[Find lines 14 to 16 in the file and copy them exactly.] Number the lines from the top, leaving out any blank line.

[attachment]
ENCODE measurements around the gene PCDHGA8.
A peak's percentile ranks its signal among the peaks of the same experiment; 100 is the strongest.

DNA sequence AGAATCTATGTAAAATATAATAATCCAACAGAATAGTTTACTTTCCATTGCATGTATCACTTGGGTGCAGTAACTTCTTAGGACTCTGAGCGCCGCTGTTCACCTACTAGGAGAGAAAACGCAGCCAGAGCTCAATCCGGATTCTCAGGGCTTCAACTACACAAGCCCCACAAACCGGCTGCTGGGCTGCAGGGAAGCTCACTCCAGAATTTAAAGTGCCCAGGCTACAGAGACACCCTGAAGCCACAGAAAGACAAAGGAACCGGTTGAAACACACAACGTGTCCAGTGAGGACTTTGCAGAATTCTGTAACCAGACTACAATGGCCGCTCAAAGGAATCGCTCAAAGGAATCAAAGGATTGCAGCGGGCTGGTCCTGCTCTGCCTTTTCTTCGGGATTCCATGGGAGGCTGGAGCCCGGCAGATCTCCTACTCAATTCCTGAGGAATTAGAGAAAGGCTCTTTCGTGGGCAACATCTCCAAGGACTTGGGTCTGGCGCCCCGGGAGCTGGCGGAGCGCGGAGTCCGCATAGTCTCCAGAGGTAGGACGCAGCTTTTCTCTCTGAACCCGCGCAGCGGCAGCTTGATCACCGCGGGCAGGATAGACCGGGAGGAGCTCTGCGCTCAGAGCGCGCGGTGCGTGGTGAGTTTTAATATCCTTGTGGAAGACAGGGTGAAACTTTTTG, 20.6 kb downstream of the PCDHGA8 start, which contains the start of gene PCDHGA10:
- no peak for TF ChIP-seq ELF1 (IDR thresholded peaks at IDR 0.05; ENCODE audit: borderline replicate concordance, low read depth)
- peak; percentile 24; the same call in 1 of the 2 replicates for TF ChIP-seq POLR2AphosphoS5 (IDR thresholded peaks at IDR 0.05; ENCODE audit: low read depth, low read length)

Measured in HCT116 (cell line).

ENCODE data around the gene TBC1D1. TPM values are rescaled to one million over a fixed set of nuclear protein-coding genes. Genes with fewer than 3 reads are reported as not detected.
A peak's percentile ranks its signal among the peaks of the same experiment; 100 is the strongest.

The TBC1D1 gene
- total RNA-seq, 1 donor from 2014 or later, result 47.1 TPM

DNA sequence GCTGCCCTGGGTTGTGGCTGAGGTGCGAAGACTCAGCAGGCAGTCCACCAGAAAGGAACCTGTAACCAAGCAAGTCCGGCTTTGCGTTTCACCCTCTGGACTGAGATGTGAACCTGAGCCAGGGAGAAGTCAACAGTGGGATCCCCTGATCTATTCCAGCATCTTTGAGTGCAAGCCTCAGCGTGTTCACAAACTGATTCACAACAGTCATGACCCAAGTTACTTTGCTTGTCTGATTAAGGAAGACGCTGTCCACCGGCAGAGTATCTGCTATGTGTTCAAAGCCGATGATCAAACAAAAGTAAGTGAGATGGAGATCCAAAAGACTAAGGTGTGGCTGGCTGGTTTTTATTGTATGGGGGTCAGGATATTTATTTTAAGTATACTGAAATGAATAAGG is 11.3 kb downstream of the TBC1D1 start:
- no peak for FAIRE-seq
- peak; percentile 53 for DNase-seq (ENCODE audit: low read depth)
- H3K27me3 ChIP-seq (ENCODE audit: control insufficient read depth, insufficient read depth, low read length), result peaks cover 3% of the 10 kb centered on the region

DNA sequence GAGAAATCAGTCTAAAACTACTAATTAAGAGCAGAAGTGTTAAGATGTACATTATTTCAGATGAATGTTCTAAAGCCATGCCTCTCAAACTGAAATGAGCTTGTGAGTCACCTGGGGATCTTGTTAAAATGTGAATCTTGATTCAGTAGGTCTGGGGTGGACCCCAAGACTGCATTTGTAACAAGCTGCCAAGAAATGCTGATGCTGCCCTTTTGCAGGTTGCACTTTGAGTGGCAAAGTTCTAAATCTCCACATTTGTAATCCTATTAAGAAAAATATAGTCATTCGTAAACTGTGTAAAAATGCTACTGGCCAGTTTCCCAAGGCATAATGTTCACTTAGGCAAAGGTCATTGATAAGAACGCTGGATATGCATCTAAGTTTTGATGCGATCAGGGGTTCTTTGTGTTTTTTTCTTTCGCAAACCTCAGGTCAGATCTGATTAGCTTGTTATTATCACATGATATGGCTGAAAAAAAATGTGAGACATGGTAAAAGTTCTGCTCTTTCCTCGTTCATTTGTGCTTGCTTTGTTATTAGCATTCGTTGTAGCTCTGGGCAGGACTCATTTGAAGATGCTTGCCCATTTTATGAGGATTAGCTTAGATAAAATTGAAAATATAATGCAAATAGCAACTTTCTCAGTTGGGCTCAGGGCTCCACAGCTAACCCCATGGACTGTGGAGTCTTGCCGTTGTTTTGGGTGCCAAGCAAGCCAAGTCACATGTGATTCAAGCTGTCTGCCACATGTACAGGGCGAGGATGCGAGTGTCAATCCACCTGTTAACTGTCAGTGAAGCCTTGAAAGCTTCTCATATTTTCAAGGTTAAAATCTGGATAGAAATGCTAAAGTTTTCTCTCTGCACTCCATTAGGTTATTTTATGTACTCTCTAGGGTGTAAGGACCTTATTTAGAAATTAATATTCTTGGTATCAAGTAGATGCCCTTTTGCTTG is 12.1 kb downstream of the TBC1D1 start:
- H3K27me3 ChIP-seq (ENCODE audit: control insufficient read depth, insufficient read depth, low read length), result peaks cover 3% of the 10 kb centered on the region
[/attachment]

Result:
- H3K27me3 ChIP-seq (ENCODE audit: control insufficient read depth, insufficient read depth, low read length), result peaks cover 3% of the 10 kb centered on the region

DNA sequence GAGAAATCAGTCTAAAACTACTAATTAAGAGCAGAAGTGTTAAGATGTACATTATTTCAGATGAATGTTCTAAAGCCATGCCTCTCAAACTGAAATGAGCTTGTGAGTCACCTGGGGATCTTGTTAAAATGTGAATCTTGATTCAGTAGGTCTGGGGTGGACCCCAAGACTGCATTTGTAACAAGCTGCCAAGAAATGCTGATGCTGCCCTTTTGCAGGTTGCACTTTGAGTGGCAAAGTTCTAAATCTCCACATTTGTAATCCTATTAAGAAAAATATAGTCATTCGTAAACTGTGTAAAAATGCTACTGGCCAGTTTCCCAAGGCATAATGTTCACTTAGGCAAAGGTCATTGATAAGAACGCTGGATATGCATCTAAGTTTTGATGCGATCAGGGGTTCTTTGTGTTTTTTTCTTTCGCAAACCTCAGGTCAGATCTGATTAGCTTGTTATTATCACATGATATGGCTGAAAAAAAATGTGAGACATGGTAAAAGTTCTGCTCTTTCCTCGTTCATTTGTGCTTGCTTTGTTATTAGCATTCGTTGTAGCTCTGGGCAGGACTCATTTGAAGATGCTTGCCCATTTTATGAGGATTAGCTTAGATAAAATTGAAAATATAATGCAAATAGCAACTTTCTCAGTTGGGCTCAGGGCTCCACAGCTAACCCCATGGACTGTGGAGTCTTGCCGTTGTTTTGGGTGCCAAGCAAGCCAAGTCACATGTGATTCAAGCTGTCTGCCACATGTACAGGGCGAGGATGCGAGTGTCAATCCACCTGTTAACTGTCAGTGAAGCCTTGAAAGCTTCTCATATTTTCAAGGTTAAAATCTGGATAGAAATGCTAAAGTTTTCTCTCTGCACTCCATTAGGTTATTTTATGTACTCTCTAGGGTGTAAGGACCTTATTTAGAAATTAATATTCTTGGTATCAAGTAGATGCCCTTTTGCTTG is 12.1 kb downstream of the TBC1D1 start:
- H3K27me3 ChIP-seq (ENCODE audit: control insufficient read depth, insufficient read depth, low read length), result peaks cover 3% of the 10 kb centered on the region